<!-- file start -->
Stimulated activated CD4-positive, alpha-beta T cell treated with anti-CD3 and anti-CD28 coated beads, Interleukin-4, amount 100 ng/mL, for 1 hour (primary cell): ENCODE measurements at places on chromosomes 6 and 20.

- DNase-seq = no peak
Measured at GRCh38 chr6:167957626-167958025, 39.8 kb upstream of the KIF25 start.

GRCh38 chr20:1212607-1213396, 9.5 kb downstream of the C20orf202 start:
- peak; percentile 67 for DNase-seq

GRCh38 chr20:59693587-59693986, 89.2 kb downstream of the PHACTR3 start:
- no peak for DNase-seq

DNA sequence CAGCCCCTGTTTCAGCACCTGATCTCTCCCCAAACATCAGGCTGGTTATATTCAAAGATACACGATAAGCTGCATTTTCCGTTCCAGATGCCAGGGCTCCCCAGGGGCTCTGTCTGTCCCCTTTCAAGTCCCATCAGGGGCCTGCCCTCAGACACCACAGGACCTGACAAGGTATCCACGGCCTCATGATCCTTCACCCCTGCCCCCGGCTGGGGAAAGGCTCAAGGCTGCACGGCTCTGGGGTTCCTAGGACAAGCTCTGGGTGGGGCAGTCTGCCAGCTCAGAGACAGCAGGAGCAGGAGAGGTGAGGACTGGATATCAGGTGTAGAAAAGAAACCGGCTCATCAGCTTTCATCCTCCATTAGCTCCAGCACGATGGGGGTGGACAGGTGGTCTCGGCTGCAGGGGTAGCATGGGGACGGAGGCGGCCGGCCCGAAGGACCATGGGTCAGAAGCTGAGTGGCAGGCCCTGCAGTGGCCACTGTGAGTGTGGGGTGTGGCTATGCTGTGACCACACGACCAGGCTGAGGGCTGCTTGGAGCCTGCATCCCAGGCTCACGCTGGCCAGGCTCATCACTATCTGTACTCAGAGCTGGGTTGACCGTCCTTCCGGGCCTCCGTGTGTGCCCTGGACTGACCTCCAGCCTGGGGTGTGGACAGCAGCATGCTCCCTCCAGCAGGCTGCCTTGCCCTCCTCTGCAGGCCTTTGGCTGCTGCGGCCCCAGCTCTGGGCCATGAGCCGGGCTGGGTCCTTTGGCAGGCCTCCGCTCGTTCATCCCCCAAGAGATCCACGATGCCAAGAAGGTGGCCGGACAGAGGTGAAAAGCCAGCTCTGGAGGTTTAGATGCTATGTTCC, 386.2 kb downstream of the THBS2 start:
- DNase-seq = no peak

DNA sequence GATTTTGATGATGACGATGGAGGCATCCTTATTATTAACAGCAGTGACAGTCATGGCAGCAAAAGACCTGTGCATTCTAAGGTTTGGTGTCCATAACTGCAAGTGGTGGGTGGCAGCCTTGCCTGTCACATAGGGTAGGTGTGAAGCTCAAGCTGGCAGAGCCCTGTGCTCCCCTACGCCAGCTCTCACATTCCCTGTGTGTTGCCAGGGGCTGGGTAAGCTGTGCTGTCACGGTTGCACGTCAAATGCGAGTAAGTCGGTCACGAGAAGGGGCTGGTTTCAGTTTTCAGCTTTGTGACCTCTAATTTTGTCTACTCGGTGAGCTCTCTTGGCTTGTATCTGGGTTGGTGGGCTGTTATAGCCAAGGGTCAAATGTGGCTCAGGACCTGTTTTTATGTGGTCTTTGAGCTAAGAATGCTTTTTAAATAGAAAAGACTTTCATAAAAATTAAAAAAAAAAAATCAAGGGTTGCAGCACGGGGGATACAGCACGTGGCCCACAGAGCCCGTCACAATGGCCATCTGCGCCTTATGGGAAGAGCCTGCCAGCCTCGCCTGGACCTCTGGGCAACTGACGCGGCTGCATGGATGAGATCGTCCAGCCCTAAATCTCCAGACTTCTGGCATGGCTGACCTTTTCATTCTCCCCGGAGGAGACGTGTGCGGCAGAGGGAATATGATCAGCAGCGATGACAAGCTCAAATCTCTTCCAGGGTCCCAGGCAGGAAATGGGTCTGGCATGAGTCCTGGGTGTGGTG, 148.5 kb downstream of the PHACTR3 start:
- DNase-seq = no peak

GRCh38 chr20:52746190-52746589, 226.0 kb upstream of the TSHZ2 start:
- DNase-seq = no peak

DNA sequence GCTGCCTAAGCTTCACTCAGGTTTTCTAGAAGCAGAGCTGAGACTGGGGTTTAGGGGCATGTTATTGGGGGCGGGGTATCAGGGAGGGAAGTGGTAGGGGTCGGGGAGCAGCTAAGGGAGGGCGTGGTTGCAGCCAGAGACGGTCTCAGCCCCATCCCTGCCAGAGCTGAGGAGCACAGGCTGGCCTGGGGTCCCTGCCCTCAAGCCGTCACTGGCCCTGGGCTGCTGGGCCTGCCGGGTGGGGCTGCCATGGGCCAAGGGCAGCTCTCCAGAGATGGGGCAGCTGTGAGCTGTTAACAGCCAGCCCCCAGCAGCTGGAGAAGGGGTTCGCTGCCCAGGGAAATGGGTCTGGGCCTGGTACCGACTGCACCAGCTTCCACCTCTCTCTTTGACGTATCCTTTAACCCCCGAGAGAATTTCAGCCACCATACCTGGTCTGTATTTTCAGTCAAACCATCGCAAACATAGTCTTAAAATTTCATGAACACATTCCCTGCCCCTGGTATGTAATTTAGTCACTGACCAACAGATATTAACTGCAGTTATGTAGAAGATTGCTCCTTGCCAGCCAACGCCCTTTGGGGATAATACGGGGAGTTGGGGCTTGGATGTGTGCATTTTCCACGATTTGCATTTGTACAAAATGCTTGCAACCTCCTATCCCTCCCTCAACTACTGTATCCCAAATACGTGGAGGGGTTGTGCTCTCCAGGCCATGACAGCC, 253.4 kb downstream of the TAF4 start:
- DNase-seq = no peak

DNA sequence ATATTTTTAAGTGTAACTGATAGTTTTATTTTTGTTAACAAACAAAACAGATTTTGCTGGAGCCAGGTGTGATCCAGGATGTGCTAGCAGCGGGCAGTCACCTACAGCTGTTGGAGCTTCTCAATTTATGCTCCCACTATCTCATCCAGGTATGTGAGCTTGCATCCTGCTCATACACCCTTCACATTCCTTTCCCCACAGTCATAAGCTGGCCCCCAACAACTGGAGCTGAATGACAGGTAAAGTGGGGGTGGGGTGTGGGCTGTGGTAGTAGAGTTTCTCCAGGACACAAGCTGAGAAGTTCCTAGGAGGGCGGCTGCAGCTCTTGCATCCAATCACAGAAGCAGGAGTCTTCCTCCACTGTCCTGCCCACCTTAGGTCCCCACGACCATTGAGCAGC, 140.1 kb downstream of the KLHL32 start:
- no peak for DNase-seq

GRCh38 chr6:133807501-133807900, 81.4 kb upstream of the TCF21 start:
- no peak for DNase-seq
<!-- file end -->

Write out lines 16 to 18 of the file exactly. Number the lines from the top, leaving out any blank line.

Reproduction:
DNA sequence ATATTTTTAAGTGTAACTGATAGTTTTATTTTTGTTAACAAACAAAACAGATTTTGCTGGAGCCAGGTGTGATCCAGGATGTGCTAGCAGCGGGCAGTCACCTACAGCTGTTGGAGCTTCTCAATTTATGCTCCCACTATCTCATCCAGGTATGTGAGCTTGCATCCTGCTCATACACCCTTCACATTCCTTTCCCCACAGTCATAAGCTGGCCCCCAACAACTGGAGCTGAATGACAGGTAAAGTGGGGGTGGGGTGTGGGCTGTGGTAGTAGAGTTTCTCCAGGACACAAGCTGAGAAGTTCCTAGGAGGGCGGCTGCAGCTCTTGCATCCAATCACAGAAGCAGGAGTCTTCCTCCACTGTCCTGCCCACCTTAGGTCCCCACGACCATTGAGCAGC, 140.1 kb downstream of the KLHL32 start:
- no peak for DNase-seq

GRCh38 chr6:133807501-133807900, 81.4 kb upstream of the TCF21 start: